A local innovator wants his new communications platform to produce WINZ redundant. RealStew directed at integrating chat, email, social networking, user groups, websites and blogs on one platform housed in one internet browser. Realstew Connect’s directors were Paddy Delaney and Keith Conway. Delaney started working on the project at home some 4 years ago.
He had gradually convinced sceptics to acquire on board. Delaney hoped to “monetise eyeballs” by directing customers to buy applications and tools these people were most considering. “We’ve used the social capital in our users to grow our base,” he explained. “We’re growing by a couple of thousand daily.” RealStew based its operations within a Parnell building where it had received support from business incubators Icehouse.
Delaney said Realstew users would ultimately be able to play games, use cloud storage, get a date, buy auction items, and invest. He stated an expanding user base could interact now, with commercial applications, participate in transactions. Delaney said RealStew had 36 applications and around 200 “application public interface” tools also. Delaney said he was talking to third-party developers to hone a few of RealStew’s platforms. RealStew would ultimately target everyone who had internet connection through mobile technology – a global market of billions. He stated the company’s New Zealand origins would allow revenue to circulate back here. Users will have to pay tax on their own earnings each month.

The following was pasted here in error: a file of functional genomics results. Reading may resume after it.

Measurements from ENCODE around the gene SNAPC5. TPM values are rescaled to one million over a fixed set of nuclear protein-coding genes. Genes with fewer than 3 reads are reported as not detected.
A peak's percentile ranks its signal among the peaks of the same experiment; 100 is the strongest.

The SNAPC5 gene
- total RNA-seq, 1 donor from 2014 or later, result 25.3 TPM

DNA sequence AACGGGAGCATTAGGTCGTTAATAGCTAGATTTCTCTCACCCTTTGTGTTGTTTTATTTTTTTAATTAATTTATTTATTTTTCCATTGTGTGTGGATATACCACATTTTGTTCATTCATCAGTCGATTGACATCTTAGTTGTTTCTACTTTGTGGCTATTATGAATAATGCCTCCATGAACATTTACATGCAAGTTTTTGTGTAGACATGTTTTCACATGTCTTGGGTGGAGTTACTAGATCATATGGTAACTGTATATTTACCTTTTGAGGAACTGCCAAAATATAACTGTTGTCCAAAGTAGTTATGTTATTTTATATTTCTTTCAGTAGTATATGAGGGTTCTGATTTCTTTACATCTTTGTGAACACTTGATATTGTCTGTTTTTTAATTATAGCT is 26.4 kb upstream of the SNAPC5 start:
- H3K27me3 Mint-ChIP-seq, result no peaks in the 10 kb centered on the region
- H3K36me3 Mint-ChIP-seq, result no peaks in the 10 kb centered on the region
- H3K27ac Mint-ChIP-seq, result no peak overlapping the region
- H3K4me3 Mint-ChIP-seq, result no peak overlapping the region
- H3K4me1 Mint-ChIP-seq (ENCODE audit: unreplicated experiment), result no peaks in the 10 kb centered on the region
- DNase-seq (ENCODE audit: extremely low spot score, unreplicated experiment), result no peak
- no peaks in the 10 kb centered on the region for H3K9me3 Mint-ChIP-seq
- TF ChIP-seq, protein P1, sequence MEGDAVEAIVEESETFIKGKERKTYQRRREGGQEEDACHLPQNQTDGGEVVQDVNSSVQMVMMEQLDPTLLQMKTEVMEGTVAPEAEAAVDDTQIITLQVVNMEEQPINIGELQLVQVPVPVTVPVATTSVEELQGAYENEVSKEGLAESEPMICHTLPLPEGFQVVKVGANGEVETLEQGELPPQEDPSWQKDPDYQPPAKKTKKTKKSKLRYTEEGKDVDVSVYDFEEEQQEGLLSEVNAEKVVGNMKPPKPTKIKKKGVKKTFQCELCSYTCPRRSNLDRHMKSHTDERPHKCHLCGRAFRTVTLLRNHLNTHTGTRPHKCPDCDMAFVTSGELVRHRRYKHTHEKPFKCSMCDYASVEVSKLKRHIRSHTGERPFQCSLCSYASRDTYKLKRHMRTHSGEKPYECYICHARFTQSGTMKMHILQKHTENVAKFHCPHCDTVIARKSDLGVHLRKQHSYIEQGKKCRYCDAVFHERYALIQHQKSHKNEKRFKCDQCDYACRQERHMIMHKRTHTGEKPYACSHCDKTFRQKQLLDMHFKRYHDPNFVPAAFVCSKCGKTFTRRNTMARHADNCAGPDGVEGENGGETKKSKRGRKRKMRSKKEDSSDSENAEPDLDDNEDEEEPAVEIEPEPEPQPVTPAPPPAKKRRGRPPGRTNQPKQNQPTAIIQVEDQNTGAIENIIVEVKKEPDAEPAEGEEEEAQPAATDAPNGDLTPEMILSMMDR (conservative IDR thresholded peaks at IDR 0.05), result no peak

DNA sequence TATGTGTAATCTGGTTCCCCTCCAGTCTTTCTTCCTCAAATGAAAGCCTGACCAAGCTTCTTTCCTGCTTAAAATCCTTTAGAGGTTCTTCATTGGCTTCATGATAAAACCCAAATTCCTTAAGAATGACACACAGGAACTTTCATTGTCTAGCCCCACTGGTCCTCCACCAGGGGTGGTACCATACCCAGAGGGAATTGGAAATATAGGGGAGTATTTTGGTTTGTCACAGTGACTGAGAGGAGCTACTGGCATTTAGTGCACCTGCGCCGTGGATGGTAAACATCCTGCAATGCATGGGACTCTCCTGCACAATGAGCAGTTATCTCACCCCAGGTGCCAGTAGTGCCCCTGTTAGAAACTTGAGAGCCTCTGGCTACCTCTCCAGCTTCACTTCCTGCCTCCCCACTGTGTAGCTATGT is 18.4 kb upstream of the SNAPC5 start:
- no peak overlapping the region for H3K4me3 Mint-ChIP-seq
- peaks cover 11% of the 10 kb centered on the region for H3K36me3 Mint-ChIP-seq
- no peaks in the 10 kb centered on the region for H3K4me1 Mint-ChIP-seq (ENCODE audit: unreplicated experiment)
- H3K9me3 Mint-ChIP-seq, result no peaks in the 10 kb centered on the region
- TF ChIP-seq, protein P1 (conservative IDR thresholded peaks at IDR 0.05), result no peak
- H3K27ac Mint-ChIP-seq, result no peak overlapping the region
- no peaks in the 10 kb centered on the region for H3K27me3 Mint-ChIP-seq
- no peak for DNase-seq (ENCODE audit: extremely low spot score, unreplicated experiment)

“One of our business goals would be to make WINZ redundant. We wish the amount of money currently being received by those on welfare to become eclipsed by what they will get from moderate utilization of RealStew. Once it realstewed the first people off benefits along with the word gets out, it can avalanche.
Delaney said he had undoubtedly a “tipping point” would be reached. “So when you do every person in Nz will begin connecting their friends up and the whole thing may go ballistic.”
Delaney was aware some observers might suggest RealStew was actually a pyramid scheme but said RealStew users were not obligated to buy or sell anything. “Our revenue comes from selling solutions people want to buy. We don’t want everything, we don’t need all of it…so we’re doing the decent thing and returning a part to the users who definitely are helping us grow.” RealStew used a web-based accounting system to handle transactions, including currency conversion.The corporation returned 54% of revenues to affiliates via an electronic wallet system. 5% was invested in an application called RealVoice. Six % visited Realstew staff. The remainder 35 per cent went into a fund the firm will have able to lend to individuals.